LTV:CAC ratio is a measure of profitability per customer.
LTV = Lifetime Value
CAC = Customer Acquisition Cost
LTV:CAC is like a slot machine:
Put a euro in at the top and LTV:CAC tells you roughly how many euros come
out at the bottom. If your money isn't multiplying, you need to tune the machine.
The rule of thumb for LTV:CAC is that you want LTV to be 3 x bigger than CAC.
If LTV:CAC is 1x, that means the gross profit over a customer's lifetime only just covers the cost of acquiring the customer - and the business won't be able to cover any operating expenses going forward.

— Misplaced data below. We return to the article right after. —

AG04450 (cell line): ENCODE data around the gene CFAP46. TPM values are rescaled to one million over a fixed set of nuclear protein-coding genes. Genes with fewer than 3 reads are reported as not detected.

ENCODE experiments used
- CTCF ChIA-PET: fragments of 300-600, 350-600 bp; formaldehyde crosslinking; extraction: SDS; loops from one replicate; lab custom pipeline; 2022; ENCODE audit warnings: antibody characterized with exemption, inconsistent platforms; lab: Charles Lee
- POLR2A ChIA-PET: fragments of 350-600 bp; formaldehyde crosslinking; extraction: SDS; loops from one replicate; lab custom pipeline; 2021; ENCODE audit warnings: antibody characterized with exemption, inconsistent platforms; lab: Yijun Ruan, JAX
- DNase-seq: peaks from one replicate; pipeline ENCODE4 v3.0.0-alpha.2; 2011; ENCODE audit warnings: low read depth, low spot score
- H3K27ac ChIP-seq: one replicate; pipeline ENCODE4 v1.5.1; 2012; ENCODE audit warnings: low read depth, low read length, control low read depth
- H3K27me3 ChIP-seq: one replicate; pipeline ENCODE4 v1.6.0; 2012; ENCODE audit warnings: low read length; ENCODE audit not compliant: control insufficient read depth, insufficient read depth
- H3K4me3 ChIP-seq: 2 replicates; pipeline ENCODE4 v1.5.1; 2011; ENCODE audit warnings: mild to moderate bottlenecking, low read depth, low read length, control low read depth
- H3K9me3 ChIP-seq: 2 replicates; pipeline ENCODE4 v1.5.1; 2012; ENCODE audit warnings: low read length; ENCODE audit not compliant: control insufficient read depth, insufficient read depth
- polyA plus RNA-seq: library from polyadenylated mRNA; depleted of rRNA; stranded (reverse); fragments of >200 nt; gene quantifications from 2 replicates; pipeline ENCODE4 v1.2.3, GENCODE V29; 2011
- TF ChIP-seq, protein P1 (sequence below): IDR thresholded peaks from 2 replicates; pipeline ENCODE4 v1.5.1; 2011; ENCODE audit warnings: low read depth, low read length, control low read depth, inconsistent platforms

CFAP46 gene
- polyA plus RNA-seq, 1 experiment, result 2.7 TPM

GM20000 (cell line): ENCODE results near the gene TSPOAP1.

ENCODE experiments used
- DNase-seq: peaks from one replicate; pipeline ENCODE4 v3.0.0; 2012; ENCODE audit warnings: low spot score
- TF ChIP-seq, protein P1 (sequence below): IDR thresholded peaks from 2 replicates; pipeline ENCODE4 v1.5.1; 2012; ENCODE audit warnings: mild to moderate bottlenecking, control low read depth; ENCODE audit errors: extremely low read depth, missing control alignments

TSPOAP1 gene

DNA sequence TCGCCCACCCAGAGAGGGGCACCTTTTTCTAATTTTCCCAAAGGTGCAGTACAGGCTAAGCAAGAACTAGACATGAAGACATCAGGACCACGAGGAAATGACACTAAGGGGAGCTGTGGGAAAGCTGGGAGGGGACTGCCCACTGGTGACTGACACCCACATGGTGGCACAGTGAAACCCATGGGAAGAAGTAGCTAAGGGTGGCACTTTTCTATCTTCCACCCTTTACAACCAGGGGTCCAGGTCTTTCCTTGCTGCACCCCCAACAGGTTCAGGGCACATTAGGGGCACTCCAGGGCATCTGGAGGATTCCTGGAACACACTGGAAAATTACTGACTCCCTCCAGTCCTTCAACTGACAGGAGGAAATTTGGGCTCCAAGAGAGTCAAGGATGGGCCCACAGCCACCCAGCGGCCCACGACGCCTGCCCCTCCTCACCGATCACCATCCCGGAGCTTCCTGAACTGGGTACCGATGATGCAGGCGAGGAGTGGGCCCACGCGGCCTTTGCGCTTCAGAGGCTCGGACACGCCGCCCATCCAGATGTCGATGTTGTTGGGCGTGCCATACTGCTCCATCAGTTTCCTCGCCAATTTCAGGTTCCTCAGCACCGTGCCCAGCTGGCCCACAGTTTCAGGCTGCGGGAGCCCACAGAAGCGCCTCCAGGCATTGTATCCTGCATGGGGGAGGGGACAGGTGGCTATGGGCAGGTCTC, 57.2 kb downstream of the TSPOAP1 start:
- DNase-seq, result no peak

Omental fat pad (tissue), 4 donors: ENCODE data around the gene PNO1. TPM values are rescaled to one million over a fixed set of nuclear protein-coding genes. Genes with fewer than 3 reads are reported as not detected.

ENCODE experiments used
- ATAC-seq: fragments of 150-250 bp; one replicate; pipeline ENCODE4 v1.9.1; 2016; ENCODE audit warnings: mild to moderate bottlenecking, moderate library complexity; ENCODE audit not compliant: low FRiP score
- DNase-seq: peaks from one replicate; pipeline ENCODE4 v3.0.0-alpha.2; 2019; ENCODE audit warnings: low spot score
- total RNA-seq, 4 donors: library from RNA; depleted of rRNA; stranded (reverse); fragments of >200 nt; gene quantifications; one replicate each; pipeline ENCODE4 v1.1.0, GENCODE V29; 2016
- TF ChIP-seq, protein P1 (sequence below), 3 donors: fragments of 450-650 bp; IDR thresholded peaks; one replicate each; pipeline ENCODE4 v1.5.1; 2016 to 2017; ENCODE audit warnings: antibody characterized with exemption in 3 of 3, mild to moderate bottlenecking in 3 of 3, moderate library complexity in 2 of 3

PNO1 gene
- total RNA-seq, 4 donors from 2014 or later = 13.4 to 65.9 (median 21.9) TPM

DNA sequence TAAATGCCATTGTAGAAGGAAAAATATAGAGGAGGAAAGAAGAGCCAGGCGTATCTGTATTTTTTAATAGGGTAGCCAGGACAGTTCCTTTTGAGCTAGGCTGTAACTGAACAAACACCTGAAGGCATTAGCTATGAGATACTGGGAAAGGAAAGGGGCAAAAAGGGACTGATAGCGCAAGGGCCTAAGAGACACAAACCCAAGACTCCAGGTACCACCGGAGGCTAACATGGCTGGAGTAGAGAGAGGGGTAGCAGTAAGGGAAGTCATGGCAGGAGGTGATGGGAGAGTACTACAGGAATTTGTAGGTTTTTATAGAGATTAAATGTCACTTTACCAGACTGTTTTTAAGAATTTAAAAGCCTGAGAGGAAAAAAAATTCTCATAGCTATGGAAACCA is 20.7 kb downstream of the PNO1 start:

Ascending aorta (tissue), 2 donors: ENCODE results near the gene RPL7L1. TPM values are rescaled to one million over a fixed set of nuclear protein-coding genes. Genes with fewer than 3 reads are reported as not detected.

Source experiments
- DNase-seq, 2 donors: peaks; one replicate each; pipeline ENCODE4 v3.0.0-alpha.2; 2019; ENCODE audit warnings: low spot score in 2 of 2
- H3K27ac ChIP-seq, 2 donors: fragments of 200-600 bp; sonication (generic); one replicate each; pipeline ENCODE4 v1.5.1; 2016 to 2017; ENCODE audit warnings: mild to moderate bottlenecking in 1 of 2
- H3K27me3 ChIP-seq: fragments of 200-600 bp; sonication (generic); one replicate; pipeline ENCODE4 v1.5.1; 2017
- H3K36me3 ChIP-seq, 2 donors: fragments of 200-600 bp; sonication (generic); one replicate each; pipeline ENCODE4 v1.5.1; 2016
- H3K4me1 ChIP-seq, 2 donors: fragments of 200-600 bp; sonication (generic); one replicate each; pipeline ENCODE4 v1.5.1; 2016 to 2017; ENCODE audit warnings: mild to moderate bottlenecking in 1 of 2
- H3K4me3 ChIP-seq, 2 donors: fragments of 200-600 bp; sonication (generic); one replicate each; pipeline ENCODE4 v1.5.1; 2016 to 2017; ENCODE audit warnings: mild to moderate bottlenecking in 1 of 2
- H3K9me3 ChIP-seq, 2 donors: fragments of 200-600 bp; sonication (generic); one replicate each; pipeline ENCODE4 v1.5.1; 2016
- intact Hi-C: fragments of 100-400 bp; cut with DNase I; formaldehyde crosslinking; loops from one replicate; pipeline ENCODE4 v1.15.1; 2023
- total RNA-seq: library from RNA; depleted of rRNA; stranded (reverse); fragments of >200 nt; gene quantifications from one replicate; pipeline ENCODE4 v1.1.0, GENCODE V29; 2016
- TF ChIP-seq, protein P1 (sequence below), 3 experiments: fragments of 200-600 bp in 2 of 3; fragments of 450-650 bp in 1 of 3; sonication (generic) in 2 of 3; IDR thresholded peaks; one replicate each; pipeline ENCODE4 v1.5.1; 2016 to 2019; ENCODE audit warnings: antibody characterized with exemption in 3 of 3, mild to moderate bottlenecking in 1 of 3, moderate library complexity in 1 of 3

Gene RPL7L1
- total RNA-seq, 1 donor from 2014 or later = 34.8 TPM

So an investor would say: unless there is a plan to increase LTV or decrease CAC and improve the ratio over time, this business will always lose money - and always look bad - on a traditional accounting basis.
But if the LTV:CAC ratio is 3x or more, that means you're not only covering the cost of acquiring the customer, but you're contributing to other operating expenses.
A well balanced business model:
An out of balance business model: